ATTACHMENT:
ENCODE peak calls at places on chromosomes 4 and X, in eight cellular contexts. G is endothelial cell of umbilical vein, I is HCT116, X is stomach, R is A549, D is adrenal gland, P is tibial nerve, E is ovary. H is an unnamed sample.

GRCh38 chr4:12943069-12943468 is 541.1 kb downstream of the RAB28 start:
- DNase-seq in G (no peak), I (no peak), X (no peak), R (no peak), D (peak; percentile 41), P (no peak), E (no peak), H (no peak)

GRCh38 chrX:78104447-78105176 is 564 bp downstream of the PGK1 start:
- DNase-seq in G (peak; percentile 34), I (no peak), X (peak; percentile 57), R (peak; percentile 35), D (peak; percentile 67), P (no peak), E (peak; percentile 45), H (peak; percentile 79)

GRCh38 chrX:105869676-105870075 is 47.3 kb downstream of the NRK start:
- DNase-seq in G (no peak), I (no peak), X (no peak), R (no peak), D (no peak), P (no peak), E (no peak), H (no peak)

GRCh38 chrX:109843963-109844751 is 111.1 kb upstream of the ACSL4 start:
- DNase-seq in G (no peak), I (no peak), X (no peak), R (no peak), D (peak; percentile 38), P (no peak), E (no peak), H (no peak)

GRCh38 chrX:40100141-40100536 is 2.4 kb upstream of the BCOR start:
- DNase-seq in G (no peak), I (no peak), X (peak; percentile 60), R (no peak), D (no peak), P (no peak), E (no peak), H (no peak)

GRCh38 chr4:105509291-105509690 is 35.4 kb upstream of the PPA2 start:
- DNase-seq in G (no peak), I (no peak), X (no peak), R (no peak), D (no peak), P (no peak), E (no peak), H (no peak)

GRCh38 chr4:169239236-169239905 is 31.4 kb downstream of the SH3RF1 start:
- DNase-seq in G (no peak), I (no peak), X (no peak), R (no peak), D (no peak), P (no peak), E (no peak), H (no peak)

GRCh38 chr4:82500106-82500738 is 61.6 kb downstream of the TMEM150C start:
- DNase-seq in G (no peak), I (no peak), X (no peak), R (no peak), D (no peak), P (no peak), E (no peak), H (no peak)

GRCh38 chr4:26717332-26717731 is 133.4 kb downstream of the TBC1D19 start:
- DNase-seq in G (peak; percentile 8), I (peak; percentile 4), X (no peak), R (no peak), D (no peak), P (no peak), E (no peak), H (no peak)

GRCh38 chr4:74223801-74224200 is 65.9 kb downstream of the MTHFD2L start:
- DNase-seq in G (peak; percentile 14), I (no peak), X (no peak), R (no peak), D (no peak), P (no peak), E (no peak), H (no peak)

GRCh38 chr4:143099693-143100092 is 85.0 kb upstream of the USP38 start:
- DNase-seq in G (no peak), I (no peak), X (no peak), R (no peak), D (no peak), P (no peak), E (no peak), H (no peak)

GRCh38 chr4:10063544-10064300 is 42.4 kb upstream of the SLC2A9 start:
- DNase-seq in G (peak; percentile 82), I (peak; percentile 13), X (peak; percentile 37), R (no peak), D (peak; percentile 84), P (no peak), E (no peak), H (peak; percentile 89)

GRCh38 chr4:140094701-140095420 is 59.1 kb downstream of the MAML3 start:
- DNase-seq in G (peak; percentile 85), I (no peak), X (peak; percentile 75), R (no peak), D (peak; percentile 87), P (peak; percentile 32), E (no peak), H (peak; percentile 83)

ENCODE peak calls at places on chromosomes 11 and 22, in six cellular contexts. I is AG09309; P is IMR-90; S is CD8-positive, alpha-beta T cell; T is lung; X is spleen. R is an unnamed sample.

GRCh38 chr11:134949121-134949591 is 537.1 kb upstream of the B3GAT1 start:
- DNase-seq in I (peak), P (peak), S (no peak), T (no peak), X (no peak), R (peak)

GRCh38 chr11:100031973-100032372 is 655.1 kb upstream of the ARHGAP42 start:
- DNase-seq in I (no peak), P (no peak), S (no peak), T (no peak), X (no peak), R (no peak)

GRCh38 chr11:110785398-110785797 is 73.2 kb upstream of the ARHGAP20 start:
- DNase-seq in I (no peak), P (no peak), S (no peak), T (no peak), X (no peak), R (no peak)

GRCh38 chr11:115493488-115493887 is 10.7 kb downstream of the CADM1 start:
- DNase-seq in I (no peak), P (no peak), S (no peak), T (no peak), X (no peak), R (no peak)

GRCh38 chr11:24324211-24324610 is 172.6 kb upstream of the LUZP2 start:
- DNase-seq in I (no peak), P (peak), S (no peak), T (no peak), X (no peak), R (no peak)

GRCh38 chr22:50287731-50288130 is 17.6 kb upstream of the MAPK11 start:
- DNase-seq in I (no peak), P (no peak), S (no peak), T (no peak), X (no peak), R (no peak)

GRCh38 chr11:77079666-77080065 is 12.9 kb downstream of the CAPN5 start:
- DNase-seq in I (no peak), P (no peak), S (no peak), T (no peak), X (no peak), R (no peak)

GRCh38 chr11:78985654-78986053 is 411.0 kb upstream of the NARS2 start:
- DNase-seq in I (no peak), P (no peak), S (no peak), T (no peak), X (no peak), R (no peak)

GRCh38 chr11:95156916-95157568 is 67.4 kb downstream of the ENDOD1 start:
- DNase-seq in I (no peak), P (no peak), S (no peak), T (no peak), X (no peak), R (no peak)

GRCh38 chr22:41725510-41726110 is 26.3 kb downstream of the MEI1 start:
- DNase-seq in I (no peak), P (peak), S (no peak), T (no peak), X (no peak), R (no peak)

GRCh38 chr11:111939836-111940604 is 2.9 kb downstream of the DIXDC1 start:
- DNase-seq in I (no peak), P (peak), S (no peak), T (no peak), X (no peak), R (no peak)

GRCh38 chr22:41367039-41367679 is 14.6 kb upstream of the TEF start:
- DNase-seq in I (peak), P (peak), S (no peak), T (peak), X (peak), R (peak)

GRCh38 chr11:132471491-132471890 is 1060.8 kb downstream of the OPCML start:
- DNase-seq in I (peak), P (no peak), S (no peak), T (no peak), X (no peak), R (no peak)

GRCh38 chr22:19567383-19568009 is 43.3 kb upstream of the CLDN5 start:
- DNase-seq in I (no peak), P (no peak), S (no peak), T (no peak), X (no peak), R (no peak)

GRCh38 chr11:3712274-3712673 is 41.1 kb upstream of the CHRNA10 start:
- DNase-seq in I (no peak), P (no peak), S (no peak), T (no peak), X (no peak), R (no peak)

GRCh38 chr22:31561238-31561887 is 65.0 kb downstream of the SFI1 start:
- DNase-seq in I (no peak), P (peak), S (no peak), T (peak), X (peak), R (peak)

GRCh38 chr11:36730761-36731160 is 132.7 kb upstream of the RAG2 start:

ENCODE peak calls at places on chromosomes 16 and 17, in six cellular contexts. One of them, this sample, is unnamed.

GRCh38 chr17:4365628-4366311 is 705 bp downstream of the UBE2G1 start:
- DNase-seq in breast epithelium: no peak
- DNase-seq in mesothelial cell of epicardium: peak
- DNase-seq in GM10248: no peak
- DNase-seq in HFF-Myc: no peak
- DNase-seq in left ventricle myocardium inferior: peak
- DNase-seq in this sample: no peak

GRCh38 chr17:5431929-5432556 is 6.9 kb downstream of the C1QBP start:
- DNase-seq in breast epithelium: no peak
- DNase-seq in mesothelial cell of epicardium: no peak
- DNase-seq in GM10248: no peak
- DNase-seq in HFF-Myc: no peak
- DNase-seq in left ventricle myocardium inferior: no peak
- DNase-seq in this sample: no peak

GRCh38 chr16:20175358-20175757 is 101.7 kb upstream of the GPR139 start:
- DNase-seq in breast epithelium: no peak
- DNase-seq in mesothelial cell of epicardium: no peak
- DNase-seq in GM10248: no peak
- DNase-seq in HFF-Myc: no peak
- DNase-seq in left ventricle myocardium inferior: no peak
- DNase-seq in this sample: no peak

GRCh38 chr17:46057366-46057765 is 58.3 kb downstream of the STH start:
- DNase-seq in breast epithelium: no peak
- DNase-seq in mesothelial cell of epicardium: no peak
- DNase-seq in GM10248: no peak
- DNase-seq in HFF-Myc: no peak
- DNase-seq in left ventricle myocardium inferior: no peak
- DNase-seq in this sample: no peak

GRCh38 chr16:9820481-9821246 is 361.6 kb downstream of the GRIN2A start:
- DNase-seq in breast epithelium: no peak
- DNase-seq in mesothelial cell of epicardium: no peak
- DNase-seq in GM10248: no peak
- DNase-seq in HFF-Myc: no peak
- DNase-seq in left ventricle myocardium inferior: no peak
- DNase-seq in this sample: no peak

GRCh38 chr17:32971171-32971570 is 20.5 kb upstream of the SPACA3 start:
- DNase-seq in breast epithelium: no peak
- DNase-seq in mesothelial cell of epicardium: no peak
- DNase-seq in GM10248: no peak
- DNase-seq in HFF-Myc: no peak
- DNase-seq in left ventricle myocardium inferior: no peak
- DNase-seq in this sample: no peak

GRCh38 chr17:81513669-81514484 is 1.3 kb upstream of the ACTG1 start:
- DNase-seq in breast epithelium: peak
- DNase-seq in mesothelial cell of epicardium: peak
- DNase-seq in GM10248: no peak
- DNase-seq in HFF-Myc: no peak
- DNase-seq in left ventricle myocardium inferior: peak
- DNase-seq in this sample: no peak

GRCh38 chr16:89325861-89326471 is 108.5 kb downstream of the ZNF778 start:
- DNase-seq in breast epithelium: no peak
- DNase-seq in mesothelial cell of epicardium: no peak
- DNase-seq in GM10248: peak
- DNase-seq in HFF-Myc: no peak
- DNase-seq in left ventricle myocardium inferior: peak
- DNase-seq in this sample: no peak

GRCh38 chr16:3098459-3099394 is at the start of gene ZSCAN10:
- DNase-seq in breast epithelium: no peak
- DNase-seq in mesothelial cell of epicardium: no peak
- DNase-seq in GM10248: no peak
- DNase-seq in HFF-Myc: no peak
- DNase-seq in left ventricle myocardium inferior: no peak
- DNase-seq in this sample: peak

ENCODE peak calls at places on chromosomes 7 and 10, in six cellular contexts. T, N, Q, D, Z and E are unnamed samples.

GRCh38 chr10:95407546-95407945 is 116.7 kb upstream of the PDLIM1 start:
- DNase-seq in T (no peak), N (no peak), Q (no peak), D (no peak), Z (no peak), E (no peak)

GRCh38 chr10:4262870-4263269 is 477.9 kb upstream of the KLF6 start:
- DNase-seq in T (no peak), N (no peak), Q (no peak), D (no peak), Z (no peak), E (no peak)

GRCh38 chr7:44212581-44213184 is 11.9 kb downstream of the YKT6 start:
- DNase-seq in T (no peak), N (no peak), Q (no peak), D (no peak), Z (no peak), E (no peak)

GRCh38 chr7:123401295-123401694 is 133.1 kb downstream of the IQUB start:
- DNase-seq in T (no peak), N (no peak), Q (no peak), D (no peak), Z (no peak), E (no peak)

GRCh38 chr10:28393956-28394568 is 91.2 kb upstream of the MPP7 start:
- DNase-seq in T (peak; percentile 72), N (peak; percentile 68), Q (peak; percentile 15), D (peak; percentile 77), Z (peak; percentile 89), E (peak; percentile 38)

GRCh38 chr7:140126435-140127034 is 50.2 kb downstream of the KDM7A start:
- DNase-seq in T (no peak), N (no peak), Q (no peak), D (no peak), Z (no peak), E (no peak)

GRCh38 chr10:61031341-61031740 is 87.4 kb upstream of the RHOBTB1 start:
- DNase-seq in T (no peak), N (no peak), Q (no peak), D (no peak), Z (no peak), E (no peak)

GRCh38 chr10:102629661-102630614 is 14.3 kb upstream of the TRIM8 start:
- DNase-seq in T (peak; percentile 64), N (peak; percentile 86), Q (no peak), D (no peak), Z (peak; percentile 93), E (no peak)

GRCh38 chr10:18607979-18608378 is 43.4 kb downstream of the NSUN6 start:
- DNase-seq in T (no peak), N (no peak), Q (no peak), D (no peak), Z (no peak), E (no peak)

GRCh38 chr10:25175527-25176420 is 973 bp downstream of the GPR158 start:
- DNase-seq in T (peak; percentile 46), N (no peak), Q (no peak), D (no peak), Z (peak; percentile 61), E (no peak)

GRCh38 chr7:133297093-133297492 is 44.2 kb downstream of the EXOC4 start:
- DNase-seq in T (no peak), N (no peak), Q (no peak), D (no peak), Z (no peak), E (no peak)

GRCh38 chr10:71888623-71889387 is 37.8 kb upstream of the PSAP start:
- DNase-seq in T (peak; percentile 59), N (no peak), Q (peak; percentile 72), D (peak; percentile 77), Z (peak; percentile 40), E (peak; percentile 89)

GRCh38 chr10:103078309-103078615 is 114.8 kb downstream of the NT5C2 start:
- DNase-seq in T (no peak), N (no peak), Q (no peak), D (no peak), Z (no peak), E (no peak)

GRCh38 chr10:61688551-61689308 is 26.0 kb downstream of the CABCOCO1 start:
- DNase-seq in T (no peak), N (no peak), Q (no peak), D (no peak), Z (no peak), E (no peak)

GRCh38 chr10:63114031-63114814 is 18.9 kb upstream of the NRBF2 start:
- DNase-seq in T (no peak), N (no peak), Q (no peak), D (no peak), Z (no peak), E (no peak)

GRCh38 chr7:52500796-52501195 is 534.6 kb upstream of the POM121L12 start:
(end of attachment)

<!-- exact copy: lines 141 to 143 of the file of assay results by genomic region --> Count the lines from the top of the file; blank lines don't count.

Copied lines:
GRCh38 chr10:102629661-102630614 is 14.3 kb upstream of the TRIM8 start:
- DNase-seq in T (peak; percentile 64), N (peak; percentile 86), Q (no peak), D (no peak), Z (peak; percentile 93), E (no peak)

GRCh38 chr10:18607979-18608378 is 43.4 kb downstream of the NSUN6 start: